Saturday, July 21, 2012

Remembering Jessica Ghawi, survivor of a shooting in June this year, killed last night in the shooting in Aurora, Colorado - Her blog post from June 5, 2012: "I truly understand how blessed I am for each second I am given"

By Patrick

Jessica Ghawi ("Jessica Redfield"), 1987 - 2012

Jessica Ghawi, a young woman and aspiring sportscaster was killed last night in the shooting in Aurora, Colorado. The very last public traces of her short life can still be seen on her twitter page:

Although she is now gone, after having perished in such a horrible and tragic way, she still shares her thoughts with us, on her blog, where she wrote under the name Jessica Redfield. In her last post, she let the world know her thoughts after she survived a public shooting in Canada on June 3 this year.


This post by Jessica is haunting and will certainly be remembered forever, as will she herself by all the people who knew her. It is not a political post, but Jessica vividly describes the horror of suddenly being confronted with a tragic, shocking event which  feels out of place and which should not happen to anyone.

I would like to repeat Jessica's post in full:

Late Night Thoughts on the Eaton Center Shooting
Posted by Jessica Redfield in Uncategorized on June 5, 2012

I can’t get this odd feeling out of my chest. This empty, almost sickening feeling won’t go away. I noticed this feeling when I was in the Eaton Center in Toronto just seconds before someone opened fire in the food court. An odd feeling which led me to go outside and unknowingly out of harm‘s way. It’s hard for me to wrap my mind around how a weird feeling saved me from being in the middle of a deadly shooting.

What started off as a trip to the mall to get sushi and shop, ended up as a day that has forever changed my life. I was on a mission to eat sushi that day, and when I’m on a mission, nothing will deter me. When I arrived at the Eaton Center mall, I walked down to the food court and spotted a sushi restaurant. Instead of walking in, sitting down and enjoying sushi, I changed my mind, which is very unlike me, and decided that a greasy burger and poutine would do the trick. I rushed through my dinner. I found out after seeing a map of the scene, that minutes later a man was standing in the same spot I just ate at and opened fire in the food court full of people. Had I had sushi, I would’ve been in the same place where one of the victims was found.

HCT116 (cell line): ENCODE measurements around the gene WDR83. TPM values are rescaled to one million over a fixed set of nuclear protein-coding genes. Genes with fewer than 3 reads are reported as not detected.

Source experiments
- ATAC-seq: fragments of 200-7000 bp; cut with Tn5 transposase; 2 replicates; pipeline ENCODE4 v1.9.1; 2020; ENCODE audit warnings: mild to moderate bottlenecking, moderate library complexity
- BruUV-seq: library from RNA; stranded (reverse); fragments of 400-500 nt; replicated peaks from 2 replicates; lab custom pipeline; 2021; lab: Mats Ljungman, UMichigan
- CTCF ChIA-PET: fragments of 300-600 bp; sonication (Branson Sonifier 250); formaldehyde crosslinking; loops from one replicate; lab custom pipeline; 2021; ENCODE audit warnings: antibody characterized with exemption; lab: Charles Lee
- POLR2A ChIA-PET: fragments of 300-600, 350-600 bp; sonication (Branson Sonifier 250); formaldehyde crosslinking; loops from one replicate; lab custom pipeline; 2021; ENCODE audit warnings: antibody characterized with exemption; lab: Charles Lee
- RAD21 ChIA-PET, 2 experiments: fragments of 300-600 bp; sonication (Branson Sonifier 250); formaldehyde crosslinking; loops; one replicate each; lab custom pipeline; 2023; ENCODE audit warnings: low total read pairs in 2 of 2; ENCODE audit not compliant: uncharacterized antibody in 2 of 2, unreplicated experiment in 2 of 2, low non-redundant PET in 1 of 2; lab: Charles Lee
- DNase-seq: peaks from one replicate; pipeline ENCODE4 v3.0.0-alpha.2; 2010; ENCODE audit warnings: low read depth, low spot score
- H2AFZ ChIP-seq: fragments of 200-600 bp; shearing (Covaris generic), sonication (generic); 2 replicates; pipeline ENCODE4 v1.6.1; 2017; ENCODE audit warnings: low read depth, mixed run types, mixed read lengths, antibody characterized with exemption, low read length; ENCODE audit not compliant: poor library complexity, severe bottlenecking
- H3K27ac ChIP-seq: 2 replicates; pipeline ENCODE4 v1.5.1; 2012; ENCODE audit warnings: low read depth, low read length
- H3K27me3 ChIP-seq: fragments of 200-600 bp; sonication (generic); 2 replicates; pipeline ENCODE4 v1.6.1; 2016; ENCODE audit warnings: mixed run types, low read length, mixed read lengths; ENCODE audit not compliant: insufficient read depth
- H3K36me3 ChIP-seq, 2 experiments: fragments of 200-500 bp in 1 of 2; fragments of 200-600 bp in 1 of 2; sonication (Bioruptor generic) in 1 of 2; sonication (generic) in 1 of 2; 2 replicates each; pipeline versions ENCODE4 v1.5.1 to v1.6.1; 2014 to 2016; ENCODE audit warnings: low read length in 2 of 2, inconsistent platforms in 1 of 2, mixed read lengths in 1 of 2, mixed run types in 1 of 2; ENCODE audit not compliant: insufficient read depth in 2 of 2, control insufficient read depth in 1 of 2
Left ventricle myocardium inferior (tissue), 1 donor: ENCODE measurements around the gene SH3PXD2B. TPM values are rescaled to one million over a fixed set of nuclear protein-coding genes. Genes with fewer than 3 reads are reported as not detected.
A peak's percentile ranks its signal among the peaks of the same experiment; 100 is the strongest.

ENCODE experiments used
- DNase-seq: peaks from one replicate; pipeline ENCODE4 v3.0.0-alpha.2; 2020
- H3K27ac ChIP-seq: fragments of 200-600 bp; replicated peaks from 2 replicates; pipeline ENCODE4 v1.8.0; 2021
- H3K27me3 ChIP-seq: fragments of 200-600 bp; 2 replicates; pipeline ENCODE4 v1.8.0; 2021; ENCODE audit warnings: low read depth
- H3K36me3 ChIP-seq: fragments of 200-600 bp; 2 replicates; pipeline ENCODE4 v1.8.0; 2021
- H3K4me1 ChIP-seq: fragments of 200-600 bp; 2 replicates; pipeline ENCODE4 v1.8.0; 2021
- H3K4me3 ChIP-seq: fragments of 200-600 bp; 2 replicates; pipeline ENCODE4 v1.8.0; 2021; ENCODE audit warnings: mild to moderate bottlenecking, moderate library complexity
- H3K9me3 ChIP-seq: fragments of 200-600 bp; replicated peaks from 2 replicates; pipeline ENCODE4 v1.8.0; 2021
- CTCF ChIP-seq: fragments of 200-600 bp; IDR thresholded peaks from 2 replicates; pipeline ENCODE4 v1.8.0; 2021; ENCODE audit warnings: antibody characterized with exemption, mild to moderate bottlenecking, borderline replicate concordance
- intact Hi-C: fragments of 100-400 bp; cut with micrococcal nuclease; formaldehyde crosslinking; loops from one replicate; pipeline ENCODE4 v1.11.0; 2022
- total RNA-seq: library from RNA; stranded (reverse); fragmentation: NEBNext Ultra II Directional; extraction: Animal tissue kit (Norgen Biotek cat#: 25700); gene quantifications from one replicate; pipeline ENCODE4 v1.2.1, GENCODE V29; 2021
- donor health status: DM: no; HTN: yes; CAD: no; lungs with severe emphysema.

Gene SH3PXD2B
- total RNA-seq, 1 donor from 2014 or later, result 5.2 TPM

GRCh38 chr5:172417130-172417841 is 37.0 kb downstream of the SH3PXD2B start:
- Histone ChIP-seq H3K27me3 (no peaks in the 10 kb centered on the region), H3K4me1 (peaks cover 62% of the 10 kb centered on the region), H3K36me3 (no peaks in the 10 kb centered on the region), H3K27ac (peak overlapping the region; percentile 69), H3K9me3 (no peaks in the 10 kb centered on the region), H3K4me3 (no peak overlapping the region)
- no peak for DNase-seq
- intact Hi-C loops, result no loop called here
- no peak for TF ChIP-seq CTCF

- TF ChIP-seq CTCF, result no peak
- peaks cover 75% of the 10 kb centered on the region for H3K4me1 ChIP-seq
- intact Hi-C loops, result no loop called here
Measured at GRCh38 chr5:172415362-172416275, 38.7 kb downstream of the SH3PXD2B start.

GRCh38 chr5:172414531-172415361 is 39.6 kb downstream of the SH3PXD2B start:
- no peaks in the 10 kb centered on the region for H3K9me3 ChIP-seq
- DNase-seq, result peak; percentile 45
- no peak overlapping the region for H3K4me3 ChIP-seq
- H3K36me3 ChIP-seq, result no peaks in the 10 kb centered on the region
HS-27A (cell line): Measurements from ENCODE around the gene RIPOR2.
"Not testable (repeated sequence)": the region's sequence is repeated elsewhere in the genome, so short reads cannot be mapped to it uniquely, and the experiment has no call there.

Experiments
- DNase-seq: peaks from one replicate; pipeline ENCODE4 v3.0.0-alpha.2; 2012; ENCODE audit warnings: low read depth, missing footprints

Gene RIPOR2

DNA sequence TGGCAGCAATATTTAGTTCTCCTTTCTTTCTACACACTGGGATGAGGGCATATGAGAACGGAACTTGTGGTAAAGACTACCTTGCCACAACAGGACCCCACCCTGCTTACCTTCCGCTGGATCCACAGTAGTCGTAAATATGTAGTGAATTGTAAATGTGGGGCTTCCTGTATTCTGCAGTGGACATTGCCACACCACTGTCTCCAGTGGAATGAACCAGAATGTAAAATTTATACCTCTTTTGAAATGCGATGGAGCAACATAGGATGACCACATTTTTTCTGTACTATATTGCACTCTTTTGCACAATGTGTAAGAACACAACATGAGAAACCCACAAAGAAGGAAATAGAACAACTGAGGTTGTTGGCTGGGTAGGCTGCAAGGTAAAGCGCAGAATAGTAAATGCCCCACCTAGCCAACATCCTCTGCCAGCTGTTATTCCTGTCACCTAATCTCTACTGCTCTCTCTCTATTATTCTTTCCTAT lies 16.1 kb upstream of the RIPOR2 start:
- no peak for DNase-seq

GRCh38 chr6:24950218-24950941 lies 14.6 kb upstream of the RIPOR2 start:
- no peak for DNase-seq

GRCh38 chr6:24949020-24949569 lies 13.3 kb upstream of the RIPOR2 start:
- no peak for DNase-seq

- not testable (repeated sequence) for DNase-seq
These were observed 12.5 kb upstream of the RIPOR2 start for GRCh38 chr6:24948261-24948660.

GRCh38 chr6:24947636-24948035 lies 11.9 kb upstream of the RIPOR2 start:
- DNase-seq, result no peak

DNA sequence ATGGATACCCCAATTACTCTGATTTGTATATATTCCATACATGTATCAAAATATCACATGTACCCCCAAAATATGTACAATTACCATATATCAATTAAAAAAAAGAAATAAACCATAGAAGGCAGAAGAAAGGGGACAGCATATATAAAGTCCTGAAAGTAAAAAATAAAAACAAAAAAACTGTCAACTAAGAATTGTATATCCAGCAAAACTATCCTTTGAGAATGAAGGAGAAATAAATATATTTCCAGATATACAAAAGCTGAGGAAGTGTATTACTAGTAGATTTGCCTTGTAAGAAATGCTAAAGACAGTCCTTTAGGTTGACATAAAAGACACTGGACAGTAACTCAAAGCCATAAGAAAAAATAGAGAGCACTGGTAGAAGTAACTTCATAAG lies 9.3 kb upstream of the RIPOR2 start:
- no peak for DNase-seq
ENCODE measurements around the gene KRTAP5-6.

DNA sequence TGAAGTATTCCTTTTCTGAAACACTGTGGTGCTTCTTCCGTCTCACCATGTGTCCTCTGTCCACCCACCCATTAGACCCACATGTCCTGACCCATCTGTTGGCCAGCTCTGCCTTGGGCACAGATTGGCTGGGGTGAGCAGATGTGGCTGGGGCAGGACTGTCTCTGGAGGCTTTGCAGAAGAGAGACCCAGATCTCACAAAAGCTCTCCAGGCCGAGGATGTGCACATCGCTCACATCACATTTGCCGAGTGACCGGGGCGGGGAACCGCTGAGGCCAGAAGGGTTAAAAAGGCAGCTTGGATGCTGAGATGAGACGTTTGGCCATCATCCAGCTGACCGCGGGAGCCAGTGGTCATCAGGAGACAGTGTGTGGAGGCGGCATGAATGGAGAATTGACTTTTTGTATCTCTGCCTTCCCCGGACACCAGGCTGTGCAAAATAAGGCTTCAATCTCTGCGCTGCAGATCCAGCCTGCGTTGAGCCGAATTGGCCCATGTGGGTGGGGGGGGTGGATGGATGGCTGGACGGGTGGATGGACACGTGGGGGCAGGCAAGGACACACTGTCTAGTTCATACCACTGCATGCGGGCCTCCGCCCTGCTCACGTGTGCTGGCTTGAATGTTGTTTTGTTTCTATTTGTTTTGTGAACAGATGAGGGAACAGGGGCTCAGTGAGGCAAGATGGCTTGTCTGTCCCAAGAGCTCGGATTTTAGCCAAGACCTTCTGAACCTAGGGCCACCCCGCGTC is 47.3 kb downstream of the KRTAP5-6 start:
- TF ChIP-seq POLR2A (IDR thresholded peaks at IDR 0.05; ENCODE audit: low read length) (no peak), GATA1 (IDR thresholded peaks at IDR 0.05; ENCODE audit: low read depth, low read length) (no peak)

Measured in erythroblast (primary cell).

My receipt shows my purchase was made at 6:20 pm. After that purchase I said I felt funny. It wasn’t the kind of funny you feel after spending money you know you shouldn’t have spent. It was almost a panicky feeling that left my chest feeling like something was missing. A feeling that was overwhelming enough to lead me to head outside in the rain to get fresh air instead of continuing back into the food court to go shopping at SportChek. The gunshots rung out at 6:23. Had I not gone outside, I would’ve been in the midst of gunfire.

I walked around the outside of the mall. People started funneling out of every exit. When I got back to the front, I saw a police car, an ambulance, and a fire truck. I initially thought that maybe the street performer that was drumming there earlier had a heart attack or something. But more and more police officers, ambulances, and fire trucks started showing up. Something terrible has happened. I overheard a panicked guy say, “There was a shooting in the food court.” I thought that there was no way, I was just down there. I asked him what happened. He said “Some guy just opened fire. Shot about 8 shots. It sounded like balloons popping. The guy is still on the loose.” I’m not sure what made me stick around at this point instead of running as far away from the mall as possible. Shock? Curiosity? Human nature? Who knows.